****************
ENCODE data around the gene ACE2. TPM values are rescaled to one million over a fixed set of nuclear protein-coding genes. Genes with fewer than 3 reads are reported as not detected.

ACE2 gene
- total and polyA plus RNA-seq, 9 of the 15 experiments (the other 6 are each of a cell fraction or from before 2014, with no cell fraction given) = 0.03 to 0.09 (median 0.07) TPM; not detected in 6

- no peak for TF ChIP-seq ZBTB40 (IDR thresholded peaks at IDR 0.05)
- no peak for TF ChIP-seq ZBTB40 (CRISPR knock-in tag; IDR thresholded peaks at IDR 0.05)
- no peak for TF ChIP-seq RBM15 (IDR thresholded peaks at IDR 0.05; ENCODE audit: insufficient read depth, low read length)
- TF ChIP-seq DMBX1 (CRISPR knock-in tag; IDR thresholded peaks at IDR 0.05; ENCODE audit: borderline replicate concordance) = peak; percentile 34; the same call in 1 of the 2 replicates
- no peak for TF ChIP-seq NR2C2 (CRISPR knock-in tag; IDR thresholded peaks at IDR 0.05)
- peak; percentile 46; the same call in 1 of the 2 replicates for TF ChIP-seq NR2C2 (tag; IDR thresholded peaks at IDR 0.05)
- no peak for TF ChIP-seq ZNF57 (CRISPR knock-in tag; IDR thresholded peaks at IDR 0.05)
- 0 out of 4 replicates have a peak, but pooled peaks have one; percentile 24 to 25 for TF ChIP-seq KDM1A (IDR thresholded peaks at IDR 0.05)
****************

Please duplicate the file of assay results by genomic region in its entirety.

ENCODE data around the gene ACE2. TPM values are rescaled to one million over a fixed set of nuclear protein-coding genes. Genes with fewer than 3 reads are reported as not detected.

ACE2 gene
- total and polyA plus RNA-seq, 9 of the 15 experiments (the other 6 are each of a cell fraction or from before 2014, with no cell fraction given) = 0.03 to 0.09 (median 0.07) TPM; not detected in 6

- no peak for TF ChIP-seq ZBTB40 (IDR thresholded peaks at IDR 0.05)
- no peak for TF ChIP-seq ZBTB40 (CRISPR knock-in tag; IDR thresholded peaks at IDR 0.05)
- no peak for TF ChIP-seq RBM15 (IDR thresholded peaks at IDR 0.05; ENCODE audit: insufficient read depth, low read length)
- TF ChIP-seq DMBX1 (CRISPR knock-in tag; IDR thresholded peaks at IDR 0.05; ENCODE audit: borderline replicate concordance) = peak; percentile 34; the same call in 1 of the 2 replicates
- no peak for TF ChIP-seq NR2C2 (CRISPR knock-in tag; IDR thresholded peaks at IDR 0.05)
- peak; percentile 46; the same call in 1 of the 2 replicates for TF ChIP-seq NR2C2 (tag; IDR thresholded peaks at IDR 0.05)
- no peak for TF ChIP-seq ZNF57 (CRISPR knock-in tag; IDR thresholded peaks at IDR 0.05)
- 0 out of 4 replicates have a peak, but pooled peaks have one; percentile 24 to 25 for TF ChIP-seq KDM1A (IDR thresholded peaks at IDR 0.05)